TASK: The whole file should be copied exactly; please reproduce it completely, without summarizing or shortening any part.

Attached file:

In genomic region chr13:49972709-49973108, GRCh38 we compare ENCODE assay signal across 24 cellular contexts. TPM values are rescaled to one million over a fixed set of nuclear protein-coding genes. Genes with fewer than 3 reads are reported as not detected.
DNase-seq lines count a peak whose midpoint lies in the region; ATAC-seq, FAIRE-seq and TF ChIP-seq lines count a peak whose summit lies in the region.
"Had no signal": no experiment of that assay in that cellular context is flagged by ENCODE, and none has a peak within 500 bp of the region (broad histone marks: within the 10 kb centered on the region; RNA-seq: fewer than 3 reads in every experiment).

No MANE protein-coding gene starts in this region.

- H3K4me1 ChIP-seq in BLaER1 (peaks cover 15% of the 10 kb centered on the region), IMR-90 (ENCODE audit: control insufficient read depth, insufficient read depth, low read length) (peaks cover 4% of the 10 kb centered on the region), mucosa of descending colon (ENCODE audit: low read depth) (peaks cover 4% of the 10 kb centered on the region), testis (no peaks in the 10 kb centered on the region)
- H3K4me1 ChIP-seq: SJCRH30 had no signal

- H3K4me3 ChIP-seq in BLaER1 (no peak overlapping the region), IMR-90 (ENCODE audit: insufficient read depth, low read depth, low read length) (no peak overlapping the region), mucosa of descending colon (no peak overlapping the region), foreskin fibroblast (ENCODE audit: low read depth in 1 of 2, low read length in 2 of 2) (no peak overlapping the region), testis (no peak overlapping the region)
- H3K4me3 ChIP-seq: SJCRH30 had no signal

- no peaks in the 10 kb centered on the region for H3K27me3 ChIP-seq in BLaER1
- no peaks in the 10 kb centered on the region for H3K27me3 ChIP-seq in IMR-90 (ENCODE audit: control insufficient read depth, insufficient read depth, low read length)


In genomic region chr13:49972709-49973108, GRCh38 we compare ENCODE assay signal across 24 cellular contexts. TPM values are rescaled to one million over a fixed set of nuclear protein-coding genes. Genes with fewer than 3 reads are reported as not detected.
DNase-seq lines count a peak whose midpoint lies in the region; ATAC-seq, FAIRE-seq and TF ChIP-seq lines count a peak whose summit lies in the region.
"Had no signal": no experiment of that assay in that cellular context is flagged by ENCODE, and none has a peak within 500 bp of the region (broad histone marks: within the 10 kb centered on the region; RNA-seq: fewer than 3 reads in every experiment).

No MANE protein-coding gene starts in this region.

- H3K4me1 ChIP-seq in BLaER1 (peaks cover 15% of the 10 kb centered on the region), IMR-90 (ENCODE audit: control insufficient read depth, insufficient read depth, low read length) (peaks cover 4% of the 10 kb centered on the region), mucosa of descending colon (ENCODE audit: low read depth) (peaks cover 4% of the 10 kb centered on the region), testis (no peaks in the 10 kb centered on the region)
- H3K4me1 ChIP-seq: SJCRH30 had no signal

- H3K4me3 ChIP-seq in BLaER1 (no peak overlapping the region), IMR-90 (ENCODE audit: insufficient read depth, low read depth, low read length) (no peak overlapping the region), mucosa of descending colon (no peak overlapping the region), foreskin fibroblast (ENCODE audit: low read depth in 1 of 2, low read length in 2 of 2) (no peak overlapping the region), testis (no peak overlapping the region)
- H3K4me3 ChIP-seq: SJCRH30 had no signal

- no peaks in the 10 kb centered on the region for H3K27me3 ChIP-seq in BLaER1
- no peaks in the 10 kb centered on the region for H3K27me3 ChIP-seq in IMR-90 (ENCODE audit: control insufficient read depth, insufficient read depth, low read length)